Christmas baking – Illustrators Ireland
We all have our talents but baking isn’t one of mine. Like a lot of people I enjoy watching cookery shows and, of course, LOVE sampling nice food, but as for Christmas baking? That seems too advanced and out of my league.
In my defence, I’m not completely useless. I was fine as a helper back in the day when my mother prepared puddings and cakes. I enjoyed stirring in sultanas and mixed peel, while Mam followed the tradition of popping a coin (hygienically wrapped in greaseproof paper) into the pudding mixture. After the cake was successfully baked and the marzipan and icing layered on, my job was to fluff the white topping into lustrous snow peaks, then decorate it with a Santa and robins.
It’s not just the cinnamon and spice smells, the taste of soft marzipan or fruity mince pies that lingers in my memory. There was a picture in one of Mam’s cookery books of a cake crafted like a Hansel and Gretel fairytale cottage. The log roof was lined with chocolate finger biscuits, dusted with icing as snow. Its walls, door and windows were colourfully dotted with Smarties and Jellytots, their jellied sugar coating glinting like frost.
For me as a young child, this was the ultimate in Yuletide cakes. As much as I liked Mam’s currant confection, couldn’t she do a fairytale cottage instead? Yet here I am, decades later, failing to recreate her magical baking experience with my own kids.
This inadequacy isn’t helped by my friend’s tale of woe in the Christmas cake stakes. Determined to master the craft, she bought ingredients, diligently followed the recipe but, despite hours in the oven, it sank. Burnt on the outside and soggy in the middle, it was an utter disaster. She bawled over the sunken result and in a panic, rang her mother who somehow salvaged a little. “Never again,” she swore, “It’s not worth the expense and stress – cheaper to buy one or pay someone to make it!”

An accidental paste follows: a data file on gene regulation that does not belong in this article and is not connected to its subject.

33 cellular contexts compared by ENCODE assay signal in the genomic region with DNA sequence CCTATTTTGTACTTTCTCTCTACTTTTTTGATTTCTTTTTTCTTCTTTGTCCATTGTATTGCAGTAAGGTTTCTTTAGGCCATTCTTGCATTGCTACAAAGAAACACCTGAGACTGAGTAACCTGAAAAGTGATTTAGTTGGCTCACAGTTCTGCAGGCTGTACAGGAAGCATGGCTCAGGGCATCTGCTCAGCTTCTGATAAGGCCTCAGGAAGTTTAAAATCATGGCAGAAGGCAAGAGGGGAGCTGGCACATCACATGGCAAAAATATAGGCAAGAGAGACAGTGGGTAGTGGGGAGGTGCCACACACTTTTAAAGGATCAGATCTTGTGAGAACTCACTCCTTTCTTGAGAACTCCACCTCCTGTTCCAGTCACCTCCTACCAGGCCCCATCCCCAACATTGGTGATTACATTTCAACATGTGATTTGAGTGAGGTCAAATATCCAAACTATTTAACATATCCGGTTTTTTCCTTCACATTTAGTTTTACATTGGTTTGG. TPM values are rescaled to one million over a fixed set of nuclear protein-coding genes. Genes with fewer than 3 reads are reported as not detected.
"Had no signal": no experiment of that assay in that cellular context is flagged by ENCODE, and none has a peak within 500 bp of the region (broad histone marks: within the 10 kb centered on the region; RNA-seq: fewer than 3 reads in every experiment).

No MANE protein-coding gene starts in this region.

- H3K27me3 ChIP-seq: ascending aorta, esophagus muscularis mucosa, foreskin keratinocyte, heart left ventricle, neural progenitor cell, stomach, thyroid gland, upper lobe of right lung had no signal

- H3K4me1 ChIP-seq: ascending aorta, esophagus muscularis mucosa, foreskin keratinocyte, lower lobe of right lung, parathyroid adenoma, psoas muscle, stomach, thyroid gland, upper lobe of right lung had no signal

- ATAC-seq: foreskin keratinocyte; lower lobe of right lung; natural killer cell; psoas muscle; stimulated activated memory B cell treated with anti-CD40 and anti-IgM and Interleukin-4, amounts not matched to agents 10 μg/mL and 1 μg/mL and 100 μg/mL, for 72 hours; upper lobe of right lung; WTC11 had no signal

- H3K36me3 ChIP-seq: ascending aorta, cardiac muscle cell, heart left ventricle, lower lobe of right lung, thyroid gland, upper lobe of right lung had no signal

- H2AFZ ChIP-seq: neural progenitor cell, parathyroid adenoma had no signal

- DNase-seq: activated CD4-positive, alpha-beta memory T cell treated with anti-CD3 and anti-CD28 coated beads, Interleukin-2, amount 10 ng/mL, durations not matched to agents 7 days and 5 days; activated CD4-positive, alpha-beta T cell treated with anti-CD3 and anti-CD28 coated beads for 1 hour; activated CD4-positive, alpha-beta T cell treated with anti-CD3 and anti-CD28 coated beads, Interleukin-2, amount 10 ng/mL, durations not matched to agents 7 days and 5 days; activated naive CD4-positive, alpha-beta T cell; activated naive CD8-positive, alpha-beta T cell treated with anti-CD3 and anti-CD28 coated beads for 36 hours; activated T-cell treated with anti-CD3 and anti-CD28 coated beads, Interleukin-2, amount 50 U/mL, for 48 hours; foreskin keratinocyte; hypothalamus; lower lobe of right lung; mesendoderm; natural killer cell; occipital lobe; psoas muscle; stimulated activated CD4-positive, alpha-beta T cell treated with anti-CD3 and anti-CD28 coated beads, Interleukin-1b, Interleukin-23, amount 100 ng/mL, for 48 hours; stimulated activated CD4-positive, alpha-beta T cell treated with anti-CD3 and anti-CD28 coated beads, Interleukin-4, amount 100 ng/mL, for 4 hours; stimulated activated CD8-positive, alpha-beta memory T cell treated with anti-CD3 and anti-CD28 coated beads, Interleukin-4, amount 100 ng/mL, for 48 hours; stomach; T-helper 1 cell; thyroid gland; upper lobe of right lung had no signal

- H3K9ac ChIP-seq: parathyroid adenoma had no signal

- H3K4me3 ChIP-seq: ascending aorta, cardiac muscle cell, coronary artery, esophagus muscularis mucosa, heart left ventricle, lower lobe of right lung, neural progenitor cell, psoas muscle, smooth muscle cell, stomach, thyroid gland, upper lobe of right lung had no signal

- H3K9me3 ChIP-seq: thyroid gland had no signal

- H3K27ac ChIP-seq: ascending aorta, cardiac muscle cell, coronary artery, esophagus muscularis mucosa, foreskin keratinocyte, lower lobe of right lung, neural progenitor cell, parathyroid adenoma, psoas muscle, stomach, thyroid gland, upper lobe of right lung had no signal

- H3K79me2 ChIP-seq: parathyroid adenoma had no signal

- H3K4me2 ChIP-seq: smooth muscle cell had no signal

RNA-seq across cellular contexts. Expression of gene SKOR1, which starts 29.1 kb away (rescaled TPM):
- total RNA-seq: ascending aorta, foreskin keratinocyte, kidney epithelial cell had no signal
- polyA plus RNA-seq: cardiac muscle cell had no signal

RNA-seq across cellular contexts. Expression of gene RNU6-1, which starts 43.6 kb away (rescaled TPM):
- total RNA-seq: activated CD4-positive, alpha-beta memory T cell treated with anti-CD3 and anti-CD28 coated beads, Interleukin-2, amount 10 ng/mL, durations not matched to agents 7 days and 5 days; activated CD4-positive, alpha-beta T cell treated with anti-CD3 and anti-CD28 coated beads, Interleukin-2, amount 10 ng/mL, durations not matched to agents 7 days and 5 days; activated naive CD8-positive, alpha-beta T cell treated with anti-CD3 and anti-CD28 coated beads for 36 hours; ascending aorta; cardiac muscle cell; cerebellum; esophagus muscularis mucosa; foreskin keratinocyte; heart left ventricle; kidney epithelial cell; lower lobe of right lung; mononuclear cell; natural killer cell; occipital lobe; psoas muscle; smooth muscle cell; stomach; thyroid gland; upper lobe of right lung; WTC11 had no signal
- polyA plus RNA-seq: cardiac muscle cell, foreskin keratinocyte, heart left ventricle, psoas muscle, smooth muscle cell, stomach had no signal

Then there’s the Groundhog Day moment another lady faces every Christmas when her elderly aunt bakes a cake for each niece. Invariably all are scorched on the outside and raw in the middle, probably from a problem with her oven. Each sister would whisper “Any improvement?” They hadn’t the heart to tell Auntie the truth, she was so delighted to present them all with a personal gift.
Not all festive baking is bad. A friend once gave me a brownie cake cut in the shape of a Christmas tree. Smothered in chocolate and decorated with bright coloured Smarties as baubles, it reminded me of Mam’s fairytale photo those years ago.
But still I won’t bake. Bunging a turkey into the oven is a task I can manage and hope it won’t burn, or far worse – be raw on the inside!
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Maeve O’Keeffe, the Frazzled Mammy! ©Maeve O’Keeffe 2014
Maeve O’Keeffe is an Illustrator, Cartoonist, and Journalist in Cork, Ireland. Illustrators Ireland